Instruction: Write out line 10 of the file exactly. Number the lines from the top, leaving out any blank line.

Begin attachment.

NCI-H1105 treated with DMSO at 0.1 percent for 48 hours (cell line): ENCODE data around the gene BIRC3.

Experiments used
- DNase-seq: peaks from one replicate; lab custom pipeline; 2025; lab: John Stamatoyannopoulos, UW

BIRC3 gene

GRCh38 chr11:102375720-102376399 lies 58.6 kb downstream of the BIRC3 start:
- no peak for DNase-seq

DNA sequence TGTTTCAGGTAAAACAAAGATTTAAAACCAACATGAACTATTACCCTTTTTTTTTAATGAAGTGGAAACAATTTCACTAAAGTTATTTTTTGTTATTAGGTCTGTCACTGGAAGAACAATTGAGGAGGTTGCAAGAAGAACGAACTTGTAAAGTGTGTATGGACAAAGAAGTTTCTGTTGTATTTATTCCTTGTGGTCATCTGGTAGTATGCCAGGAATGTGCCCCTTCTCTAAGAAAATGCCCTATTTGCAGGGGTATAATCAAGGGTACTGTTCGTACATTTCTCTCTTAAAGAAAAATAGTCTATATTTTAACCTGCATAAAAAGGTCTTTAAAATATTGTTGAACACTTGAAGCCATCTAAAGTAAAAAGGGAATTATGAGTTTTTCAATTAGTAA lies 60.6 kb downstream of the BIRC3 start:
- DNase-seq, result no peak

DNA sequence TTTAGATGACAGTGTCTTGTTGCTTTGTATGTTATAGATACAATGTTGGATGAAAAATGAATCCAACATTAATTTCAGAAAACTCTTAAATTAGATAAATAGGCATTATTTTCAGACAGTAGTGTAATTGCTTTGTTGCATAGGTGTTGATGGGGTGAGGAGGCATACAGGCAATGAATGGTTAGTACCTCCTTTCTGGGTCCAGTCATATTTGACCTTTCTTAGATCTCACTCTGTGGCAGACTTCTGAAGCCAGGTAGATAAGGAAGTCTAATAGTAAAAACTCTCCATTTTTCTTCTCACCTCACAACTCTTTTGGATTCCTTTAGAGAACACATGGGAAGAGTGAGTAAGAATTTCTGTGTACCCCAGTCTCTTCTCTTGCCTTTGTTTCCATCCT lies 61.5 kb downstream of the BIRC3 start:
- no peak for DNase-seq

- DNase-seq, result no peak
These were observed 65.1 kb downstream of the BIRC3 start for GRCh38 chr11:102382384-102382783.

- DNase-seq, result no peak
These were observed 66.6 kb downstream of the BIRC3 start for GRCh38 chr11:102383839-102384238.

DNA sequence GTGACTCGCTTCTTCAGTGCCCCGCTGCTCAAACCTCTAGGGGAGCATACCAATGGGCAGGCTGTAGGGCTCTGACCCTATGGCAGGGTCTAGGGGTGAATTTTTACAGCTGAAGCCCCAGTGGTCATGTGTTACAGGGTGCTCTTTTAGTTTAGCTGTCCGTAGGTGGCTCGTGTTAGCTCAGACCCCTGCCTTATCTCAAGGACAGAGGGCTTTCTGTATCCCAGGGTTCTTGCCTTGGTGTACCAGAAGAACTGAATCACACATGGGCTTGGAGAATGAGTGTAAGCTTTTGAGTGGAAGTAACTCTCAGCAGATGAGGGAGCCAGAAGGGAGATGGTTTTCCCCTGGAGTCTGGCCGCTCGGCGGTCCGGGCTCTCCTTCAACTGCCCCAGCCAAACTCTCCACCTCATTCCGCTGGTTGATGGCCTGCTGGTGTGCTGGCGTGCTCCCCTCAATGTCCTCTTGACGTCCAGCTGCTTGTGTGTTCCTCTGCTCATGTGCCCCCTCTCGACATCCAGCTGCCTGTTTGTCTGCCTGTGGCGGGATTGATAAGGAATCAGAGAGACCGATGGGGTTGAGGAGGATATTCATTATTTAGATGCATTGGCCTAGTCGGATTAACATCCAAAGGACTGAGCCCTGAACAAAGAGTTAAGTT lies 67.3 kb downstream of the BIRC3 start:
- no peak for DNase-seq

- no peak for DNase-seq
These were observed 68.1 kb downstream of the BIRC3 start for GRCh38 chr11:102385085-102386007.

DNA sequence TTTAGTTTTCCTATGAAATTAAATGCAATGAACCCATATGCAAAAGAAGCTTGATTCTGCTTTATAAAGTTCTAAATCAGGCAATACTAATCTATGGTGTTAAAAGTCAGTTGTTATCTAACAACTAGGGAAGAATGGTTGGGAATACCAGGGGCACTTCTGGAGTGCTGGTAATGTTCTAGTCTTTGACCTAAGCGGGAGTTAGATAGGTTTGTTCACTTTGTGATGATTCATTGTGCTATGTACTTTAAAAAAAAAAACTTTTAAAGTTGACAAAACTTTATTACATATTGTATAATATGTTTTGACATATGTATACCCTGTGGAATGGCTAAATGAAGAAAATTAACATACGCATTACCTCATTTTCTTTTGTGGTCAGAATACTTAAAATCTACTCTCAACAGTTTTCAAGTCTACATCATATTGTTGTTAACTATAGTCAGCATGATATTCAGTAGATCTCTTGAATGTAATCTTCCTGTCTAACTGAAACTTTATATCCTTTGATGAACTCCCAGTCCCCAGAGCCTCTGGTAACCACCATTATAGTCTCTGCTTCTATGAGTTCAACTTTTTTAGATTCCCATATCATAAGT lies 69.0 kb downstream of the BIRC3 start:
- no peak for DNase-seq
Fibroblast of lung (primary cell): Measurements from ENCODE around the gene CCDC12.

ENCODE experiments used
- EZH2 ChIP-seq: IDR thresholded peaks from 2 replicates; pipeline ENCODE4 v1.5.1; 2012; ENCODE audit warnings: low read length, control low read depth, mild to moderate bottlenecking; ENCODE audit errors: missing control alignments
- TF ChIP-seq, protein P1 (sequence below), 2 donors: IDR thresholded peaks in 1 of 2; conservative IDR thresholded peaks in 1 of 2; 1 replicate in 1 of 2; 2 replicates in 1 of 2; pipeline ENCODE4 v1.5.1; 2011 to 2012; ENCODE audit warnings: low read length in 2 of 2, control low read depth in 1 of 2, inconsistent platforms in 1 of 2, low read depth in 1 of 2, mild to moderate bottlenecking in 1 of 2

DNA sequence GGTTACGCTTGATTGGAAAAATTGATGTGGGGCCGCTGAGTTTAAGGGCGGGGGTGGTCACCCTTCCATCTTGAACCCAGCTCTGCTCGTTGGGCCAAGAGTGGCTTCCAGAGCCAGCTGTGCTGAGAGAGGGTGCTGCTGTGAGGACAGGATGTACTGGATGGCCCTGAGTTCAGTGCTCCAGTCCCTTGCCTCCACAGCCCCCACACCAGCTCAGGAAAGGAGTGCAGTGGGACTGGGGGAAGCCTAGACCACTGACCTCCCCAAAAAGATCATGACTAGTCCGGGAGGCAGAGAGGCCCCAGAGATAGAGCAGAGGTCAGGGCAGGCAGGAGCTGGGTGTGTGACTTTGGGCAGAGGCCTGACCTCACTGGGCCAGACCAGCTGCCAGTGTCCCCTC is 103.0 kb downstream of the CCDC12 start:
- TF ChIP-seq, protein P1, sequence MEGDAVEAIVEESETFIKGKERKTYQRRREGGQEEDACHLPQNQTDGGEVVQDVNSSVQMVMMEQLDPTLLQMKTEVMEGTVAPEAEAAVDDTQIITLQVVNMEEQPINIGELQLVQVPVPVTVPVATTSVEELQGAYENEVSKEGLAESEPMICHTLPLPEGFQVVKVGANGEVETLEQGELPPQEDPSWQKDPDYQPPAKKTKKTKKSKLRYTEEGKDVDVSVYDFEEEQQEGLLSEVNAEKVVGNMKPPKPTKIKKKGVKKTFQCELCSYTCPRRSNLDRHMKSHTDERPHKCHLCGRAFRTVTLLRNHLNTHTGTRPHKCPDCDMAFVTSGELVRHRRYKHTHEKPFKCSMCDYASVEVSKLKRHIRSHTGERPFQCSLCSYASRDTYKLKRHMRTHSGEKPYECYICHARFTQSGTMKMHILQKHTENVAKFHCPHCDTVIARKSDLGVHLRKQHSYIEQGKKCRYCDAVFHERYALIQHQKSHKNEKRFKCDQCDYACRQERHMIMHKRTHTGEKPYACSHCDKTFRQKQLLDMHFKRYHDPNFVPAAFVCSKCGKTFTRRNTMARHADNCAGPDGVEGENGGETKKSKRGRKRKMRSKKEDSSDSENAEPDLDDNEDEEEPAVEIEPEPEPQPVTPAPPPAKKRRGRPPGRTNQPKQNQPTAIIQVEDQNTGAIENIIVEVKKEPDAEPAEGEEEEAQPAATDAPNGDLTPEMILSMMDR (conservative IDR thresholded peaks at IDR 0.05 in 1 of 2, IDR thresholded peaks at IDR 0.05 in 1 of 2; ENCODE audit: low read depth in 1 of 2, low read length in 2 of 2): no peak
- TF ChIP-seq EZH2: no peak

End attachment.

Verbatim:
- no peak for DNase-seq